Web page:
Next, click on import and enter the URL. You can use the default configuration that comes with Postman for the import process.
You’ll notice that when you follow this particular step you will notice the following error showing on your screen
Invalid cURL request. Please try again
To solve or fix this particular error, all you need to do is create an account on Postman or sign if you already have an account. You don’t need to go through the process of creating an account, just click on
Sign In and sign in using your Google account. Doing this will automatically create an account for you if you don’t have one and then sign you into Postman.
Now that you have signed in, click on the import button again and then paste the swagger documentation URL again.
Step 3: Check and Organize the Collection
After importing the Swagger documentation, Postman will automatically generate a new collection containing all the relevant endpoints, requests, and response details. It is crucial to thoroughly review this collection to ensure the imported information is accurate and properly organized within Postman.
To initiate the process, I typically modify the
baseUrl value. As evident from the URL section, there are
baseUrl variables that usually remain empty. To modify the baseUrl value, I click on the three dots (…) on the collection, navigate to the variables tab, and update the current value of baseUrl. In my case, since I am using localhost, I changed it to
Step 4: Carry out API Endpoint Testing
Now that you have your Postman collection set up, it’s time to test the API endpoints. Postman offers an interactive interface that allows you to send requests and view responses in real-time. You can either send individual requests or run the entire collection to test all endpoints in sequence.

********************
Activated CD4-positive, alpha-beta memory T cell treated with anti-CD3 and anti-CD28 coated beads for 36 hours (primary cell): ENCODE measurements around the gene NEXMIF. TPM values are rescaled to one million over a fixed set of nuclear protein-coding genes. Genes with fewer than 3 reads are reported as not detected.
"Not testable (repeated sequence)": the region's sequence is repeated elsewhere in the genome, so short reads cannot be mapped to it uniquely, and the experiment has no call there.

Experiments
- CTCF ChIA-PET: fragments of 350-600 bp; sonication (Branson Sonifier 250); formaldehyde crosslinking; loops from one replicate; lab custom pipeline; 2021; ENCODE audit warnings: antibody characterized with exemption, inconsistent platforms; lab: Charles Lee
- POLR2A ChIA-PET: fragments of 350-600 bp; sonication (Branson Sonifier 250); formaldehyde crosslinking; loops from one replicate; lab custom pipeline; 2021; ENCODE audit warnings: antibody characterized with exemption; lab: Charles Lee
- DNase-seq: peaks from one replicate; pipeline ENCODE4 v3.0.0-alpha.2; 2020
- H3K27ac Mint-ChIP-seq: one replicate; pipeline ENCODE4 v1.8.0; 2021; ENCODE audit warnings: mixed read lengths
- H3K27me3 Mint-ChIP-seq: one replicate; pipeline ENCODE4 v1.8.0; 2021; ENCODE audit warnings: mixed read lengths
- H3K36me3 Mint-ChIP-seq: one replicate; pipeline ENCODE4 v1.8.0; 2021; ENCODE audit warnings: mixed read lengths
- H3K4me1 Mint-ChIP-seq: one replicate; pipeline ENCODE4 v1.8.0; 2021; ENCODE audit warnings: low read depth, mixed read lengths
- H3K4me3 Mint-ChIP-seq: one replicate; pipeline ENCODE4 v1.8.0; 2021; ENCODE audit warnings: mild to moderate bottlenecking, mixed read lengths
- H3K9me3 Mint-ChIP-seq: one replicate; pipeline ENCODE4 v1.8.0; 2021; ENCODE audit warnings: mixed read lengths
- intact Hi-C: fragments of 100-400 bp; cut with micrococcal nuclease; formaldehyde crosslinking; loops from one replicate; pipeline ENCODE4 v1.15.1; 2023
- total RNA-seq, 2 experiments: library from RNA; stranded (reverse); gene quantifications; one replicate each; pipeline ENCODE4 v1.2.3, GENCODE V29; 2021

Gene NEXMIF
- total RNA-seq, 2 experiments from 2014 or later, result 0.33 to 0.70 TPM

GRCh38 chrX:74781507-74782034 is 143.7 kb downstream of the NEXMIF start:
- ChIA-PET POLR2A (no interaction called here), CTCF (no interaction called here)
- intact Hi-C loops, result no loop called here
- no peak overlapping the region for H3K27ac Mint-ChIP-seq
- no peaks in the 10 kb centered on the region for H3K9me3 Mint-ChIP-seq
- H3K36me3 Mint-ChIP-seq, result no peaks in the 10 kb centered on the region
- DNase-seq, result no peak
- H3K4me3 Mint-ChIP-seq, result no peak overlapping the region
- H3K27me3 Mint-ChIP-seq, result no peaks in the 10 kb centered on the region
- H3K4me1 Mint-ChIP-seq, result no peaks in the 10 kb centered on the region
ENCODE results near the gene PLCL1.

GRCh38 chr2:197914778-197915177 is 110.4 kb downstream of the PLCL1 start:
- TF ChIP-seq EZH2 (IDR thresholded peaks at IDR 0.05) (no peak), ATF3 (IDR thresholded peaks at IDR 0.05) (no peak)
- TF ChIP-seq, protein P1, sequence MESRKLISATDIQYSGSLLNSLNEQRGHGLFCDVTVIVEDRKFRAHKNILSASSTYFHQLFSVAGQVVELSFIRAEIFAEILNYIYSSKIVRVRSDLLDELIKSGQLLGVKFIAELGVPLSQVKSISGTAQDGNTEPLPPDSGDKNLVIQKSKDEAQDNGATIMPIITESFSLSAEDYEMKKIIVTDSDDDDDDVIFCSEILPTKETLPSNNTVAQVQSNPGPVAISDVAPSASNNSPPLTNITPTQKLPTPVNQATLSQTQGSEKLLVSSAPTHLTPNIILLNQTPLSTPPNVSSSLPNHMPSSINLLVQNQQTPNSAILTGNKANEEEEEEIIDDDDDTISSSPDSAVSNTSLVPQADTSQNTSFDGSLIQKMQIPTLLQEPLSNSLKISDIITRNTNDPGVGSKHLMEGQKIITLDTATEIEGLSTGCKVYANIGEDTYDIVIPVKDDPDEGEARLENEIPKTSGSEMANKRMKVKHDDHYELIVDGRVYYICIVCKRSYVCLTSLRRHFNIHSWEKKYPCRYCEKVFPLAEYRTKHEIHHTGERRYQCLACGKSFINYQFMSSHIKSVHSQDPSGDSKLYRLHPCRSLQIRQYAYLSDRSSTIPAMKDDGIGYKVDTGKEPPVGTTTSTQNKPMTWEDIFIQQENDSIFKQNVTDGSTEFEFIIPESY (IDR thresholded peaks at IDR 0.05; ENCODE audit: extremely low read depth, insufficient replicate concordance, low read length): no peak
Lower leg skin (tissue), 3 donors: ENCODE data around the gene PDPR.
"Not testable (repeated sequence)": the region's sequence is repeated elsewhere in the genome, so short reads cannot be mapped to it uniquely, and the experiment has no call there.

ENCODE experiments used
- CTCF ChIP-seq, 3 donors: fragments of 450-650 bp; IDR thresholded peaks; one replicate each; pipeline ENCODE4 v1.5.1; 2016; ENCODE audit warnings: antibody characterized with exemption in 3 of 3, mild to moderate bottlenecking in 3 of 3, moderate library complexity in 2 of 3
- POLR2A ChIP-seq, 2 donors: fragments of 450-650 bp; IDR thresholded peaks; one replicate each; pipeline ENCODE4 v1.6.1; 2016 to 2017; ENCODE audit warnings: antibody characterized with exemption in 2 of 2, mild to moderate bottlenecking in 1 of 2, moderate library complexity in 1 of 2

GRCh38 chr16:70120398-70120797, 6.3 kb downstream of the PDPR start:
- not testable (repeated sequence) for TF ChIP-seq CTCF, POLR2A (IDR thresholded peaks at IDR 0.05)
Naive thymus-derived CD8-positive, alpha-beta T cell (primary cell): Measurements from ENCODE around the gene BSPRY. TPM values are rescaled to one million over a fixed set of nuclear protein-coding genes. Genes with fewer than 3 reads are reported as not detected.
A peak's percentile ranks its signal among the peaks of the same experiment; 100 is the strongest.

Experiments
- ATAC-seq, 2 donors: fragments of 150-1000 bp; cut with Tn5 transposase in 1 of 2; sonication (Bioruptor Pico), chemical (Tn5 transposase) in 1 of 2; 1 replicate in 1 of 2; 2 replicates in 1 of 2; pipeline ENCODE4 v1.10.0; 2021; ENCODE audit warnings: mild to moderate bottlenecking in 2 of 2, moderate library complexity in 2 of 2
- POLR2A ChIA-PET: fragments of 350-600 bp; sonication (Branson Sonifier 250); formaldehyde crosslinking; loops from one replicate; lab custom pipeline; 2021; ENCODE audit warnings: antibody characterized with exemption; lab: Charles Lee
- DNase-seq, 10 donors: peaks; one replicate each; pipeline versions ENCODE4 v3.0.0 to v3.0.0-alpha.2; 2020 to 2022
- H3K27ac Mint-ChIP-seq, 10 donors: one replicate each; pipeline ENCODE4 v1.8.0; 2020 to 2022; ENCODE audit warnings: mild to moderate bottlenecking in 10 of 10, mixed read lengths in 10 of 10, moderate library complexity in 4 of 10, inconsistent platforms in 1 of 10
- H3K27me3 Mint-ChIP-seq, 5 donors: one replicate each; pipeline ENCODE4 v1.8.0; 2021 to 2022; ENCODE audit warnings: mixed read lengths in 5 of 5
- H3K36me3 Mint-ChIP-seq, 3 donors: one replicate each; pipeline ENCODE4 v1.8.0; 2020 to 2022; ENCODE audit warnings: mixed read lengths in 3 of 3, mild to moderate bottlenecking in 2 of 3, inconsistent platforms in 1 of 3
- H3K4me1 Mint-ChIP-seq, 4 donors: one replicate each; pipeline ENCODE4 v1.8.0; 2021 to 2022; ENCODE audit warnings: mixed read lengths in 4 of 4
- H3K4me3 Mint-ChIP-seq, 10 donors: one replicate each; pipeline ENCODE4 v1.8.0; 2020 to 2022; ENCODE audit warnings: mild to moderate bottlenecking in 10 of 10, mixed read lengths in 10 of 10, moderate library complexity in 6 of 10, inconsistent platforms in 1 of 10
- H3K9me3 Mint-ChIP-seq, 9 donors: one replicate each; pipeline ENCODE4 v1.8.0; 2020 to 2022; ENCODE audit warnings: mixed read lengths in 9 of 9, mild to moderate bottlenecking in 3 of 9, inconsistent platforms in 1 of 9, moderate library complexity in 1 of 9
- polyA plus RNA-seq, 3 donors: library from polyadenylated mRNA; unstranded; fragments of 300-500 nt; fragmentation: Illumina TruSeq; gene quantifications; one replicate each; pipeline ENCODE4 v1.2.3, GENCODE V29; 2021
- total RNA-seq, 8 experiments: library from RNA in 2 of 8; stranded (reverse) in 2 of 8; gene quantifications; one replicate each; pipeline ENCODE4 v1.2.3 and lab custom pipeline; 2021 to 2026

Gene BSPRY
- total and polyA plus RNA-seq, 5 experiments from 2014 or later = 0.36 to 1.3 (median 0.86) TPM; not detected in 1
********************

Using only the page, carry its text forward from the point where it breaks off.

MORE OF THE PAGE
Converting Swagger documentation into a Postman collection allows you to use Postman’s robust API testing and interaction features. With its intuitive interface and comprehensive capabilities, Postman is a popular choice among developers for API development and testing. Following the steps outlined in this article, you can easily import your Swagger documentation, organize the collection, test your API endpoints, and save the collection for future use. Happy testing!
Frequently Asked Questions
How do I create a Postman collection?
To establish a collection, follow these steps:
Ensure you install the Postman desktop app and sign in to your Postman account.
Navigate to the “New” menu and select “HTTP” to create a new request.
Enter the request details in the request builder and click “Save” to save the request.
select “New Collection” from the top menu to create a new collection.
Name the collection and click “Save” to save the request in the new collection.
How do I copy API from Swagger to Postman?
In Postman, navigate to the sidebar and select the “Import” option. From there, you can choose to import an API definition file, enter a link to the API, or paste the raw text of the API definition directly into Postman.
What is the difference between Swagger and Postman?
Postman is generally easier to install and use, while Swagger excels in scalability. Postman performs better in API testing and offers robust data security features, while Swagger is stronger in API documentation and design management.